I wouldn't leave any parts out.
Have you done any reading on bandsaws ???
What are you calling a "tension spacer" ???
Most blades come with instructions on proper installation.
A good bit of tensioning is tighten,observe,repeat process.
Look for the "flutter method" of getting the correct temsion.
Enoch Root wrote:

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Pat Barber wrote:

That's the one I would have chosen for resaw, but a timberwolf in that size wasn't offered by Grizzly. And I had to have one now...
Subtleties of unfolding a 3/4" x 105" angry kitty aside, the blade works well on the saw, and paring off the saw marks is a matter of a few passes with the plane.

I will. I don't want to crush the threads on the adjustment bar, and it doesn't move without out it for the length of time I usually have the blade on and under tension (working). It's difficult to move intentionally, and there's little enough vibration in the BS to assure it won't be moving in operation.

Yes. A lot. And had a more finicky one for a short time, to play with.

That thing which threads onto the tension rod between the block the quick release rides on when fully tensioned (at the top), and the carriage the wheel is fixed to (which in turn rides on ways in the frame). It doesn't directly contribute to the tension, but pushes down (when properly set) on the wheel carriage when the tension is released to bring the wheel down far enough to remove the blade. Think of it as a tension "preload" that keeps the spring compressed while the tension is released... but it's serving to reduce the length of travel required to get zero tension on the blade.

Yes. The instructions don't talk about what you have to deal with when you buy too much blade for the bandsaw you've chosen. :)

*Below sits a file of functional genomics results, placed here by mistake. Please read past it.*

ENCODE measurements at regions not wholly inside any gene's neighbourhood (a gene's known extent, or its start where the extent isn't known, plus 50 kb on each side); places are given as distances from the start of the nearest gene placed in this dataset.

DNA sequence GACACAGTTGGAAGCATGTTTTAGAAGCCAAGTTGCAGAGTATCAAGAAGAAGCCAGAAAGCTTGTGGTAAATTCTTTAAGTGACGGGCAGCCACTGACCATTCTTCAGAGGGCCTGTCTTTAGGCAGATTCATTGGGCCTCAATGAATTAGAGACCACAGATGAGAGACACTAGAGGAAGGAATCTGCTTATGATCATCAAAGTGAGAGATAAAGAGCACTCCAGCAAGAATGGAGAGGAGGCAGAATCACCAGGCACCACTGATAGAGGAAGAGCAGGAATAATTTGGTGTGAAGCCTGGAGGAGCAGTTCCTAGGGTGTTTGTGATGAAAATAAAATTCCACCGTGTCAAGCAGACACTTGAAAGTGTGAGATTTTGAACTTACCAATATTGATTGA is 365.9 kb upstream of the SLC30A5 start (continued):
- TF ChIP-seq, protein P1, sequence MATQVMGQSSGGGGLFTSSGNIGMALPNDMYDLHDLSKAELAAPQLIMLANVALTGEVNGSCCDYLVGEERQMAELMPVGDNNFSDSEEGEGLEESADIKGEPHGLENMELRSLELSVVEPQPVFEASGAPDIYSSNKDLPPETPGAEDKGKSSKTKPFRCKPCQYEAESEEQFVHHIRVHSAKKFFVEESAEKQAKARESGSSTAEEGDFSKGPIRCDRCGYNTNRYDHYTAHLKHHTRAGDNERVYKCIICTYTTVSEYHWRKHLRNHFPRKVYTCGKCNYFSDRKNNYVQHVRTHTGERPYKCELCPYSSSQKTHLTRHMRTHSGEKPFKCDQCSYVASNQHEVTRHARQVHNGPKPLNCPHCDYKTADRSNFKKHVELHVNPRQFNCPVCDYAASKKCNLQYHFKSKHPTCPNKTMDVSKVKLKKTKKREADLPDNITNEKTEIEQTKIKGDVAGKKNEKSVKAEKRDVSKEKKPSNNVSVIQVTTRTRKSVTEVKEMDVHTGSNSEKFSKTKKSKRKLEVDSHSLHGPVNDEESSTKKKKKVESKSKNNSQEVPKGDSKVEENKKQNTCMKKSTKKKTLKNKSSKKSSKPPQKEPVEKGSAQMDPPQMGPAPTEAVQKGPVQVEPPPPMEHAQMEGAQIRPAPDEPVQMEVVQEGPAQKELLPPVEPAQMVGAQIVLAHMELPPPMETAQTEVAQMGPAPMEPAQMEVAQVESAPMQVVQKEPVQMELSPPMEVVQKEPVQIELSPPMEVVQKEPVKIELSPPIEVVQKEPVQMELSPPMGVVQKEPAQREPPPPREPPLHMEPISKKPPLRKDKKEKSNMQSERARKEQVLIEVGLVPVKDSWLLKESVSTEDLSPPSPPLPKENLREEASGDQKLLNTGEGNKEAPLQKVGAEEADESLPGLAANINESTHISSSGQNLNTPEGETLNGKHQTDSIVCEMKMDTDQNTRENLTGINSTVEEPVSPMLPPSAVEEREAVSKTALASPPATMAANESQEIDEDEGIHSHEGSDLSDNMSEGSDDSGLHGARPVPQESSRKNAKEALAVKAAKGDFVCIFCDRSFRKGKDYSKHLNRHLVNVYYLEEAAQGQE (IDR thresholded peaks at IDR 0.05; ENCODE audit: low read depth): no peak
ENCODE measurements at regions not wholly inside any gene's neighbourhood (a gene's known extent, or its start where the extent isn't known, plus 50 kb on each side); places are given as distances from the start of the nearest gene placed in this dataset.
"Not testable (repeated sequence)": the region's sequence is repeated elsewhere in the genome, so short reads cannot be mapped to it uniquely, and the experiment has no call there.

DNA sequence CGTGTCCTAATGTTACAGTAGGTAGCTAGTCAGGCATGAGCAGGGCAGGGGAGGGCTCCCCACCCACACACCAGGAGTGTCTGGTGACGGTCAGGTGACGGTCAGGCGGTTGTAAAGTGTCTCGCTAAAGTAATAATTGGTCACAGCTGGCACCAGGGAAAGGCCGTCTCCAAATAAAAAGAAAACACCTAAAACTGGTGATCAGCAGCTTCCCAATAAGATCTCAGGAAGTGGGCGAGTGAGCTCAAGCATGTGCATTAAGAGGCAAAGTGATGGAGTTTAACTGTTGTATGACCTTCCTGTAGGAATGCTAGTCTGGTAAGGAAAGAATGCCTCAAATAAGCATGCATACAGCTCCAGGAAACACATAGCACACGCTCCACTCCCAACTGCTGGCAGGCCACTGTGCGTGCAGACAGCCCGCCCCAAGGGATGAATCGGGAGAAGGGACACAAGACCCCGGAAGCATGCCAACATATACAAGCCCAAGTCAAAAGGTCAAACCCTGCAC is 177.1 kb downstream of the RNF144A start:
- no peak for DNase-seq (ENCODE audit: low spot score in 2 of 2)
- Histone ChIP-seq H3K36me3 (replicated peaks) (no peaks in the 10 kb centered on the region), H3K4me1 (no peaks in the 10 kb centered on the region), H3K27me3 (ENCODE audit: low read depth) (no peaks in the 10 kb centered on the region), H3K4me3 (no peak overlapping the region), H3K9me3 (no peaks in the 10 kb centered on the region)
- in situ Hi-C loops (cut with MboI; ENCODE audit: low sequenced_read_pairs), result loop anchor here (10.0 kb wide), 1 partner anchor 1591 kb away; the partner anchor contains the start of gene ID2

I don't have a problem installing the blades, or adjusting the tension for the blade. It's just surprising to me that setscrew would be used and be positioned to crush the threads if the spacer needs to be adjusted with every blade change. There're also no flats to set a wrench on it--everything about its design tells me "set and forget" so I had to ask.

Without a way to measure the tension accurately (forget about that little indicator on the spring... I think it may have had some marginal basis in reality before the riser block was fitted but...) I expected to have to do that. I'm not asking how to tension the blade, though.
er
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wrote:

Sounds like part of the quick release, and there are different styles of them. On mine the lever lowers the upper wheel a LOT if I let it go all the way back, and regardless of what size blade is on there it's flopping around loose without me doing anything for different blades. Maybe if you mention the model of the saw you have someone can chime in with better info.
-Leuf
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Leuf wrote:

It's a G0555 (Grizzly). I'm going to use it without the setscrew for a few weeks, then, or until I stop having to adjust it.
Thanks.